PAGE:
Mary Whitehouse stepped onto the public stage 50 years ago in 1964. To some she was the guardian of Christian family values, to others a self-appointed busybody. She spent decades campaigning for a responsible media and against harmful material. Ironically much of what we know about her views has come to us filtered by the media itself. This is Mary Whitehouse in her own words taken from the books she wrote during her lifetime.

September 2014

“There is no way we can protect ourselves from the impact of television.”

Mightier Than the Sword, 1985

Over explicit material… isolates the viewer’s/reader’s intellect and turns him into no more or less than a voyeur.”

Whatever Happened to Sex, 1977

“To be placed, not on the top shelf but at a level where almost any child could see and pick it up is surely the height of unresponsibility.”

Letter to the Chairman of John Menzies, 1984

On pornography: “Many who shout loudest against commercial exploitation are quite prepared to encourage a market dependent on human exploitation of the crudest kind.”

Quite Contrary, 1993

“It is important to expose the invalidity of the no censorship at any cost philosophy for can anyone in their right mind agree with the proposition that there should be no limits placed on the public presentation of sex and violence?”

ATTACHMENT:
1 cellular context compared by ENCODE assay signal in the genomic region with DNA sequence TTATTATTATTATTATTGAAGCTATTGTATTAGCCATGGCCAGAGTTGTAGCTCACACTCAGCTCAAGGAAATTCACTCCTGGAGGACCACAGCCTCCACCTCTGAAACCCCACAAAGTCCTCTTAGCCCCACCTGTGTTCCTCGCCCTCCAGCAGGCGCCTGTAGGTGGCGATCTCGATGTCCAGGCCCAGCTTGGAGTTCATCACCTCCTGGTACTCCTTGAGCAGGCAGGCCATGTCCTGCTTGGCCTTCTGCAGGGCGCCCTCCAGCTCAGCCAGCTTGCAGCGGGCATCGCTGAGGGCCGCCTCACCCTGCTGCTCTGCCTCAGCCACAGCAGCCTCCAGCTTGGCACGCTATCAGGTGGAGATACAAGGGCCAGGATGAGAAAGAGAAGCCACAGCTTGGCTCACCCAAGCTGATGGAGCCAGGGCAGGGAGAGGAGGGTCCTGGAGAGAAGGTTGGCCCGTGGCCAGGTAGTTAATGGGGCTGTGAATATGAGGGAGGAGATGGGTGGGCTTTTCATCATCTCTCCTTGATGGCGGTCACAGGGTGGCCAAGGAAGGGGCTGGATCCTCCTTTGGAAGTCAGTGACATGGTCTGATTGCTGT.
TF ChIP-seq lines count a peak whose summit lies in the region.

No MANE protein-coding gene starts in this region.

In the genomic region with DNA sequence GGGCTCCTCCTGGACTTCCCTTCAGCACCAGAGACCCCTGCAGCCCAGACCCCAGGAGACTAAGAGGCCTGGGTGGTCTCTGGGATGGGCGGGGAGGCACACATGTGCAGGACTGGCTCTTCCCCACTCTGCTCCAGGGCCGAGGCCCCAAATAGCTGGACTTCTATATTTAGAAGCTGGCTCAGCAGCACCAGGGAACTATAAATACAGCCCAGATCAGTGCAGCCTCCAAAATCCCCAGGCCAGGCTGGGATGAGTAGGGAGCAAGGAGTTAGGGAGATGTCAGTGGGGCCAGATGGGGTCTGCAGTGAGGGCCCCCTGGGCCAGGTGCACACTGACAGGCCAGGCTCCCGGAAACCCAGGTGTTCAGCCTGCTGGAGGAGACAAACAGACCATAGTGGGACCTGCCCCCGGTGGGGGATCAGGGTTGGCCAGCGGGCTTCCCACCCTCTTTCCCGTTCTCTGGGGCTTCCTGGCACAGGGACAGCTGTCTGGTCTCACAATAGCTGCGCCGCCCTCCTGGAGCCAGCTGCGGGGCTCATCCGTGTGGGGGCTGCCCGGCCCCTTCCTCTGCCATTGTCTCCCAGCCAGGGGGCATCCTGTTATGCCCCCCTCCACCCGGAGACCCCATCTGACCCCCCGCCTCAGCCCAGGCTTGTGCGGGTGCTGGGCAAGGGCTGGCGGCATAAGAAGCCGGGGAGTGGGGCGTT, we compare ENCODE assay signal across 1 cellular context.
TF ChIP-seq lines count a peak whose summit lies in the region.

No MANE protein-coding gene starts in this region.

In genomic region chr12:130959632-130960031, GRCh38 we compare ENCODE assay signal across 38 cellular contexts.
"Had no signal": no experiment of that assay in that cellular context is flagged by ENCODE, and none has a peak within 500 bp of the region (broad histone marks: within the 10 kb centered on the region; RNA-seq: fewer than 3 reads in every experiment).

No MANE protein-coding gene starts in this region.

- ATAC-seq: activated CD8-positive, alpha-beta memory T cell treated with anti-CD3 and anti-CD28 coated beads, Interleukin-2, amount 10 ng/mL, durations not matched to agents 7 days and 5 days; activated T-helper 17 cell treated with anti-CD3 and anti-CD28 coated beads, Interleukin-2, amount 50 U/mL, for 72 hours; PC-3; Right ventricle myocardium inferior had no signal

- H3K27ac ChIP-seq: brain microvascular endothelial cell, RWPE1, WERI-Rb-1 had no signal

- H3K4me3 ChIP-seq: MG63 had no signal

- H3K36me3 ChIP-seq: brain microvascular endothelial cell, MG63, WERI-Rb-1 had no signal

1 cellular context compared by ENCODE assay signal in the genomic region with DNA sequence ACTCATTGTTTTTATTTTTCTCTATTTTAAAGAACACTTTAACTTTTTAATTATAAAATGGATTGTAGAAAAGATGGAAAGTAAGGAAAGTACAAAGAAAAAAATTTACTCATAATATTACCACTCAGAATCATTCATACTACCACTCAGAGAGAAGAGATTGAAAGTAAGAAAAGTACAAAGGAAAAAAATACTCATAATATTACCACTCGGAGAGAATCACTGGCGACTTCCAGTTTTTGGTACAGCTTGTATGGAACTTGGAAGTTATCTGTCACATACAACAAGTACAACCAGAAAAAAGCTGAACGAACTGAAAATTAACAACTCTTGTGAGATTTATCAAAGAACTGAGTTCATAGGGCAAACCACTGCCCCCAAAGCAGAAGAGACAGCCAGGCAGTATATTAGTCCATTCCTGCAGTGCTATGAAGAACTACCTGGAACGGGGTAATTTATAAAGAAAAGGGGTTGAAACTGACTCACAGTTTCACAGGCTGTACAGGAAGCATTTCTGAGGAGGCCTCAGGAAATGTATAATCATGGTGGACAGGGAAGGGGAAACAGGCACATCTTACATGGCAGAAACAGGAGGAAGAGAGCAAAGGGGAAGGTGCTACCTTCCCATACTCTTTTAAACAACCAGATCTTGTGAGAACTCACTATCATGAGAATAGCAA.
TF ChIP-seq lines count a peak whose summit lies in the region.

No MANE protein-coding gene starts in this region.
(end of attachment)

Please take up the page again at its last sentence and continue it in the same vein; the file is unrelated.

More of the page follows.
Mightier Than The Sword, 1985

“The young are exposed to the predatory emotional and intellectual clutches of the permissive lobby.”

What Ever Happened to Sex, 1977

“I would defend everyone’s right to express his ideas and experiences however turbulent or destructive these may be. The issue of control arises at the point when creative exercises are offered for public presentation.”

Who Does She Think She Is, 1971

“We are already depraved; we remain callously unmoved as the actors and the models of the [porn] industry are involved in horrific, depraved practices.”

Whatever Happened to Sex, 1977

“Everything, in whatever circumstances, depends up on the outcome of the battle between good and evil, a battle which is both personal and collective.”

Quite Contrary, 1993

“Today we teach children at school to read a text critically and to decode the message; we do not have such a general education as regards the visual media.”

Mightier Than The Sword, 1985

“The pressure of the American pornographic industry increases rather than diminishes.”

Whatever Happened to Sex, 1977

“The people who have switched off in fury know that part of their money is being used to produce that programme.”

Cleaning Up TV, 1967

“I sometimes think that we have been attacked as we have, not because the perpetrators of TV violence believed we were the cranks they called us, but because they knew we were touching on the truth.”

A Most Dangerous Woman, 1982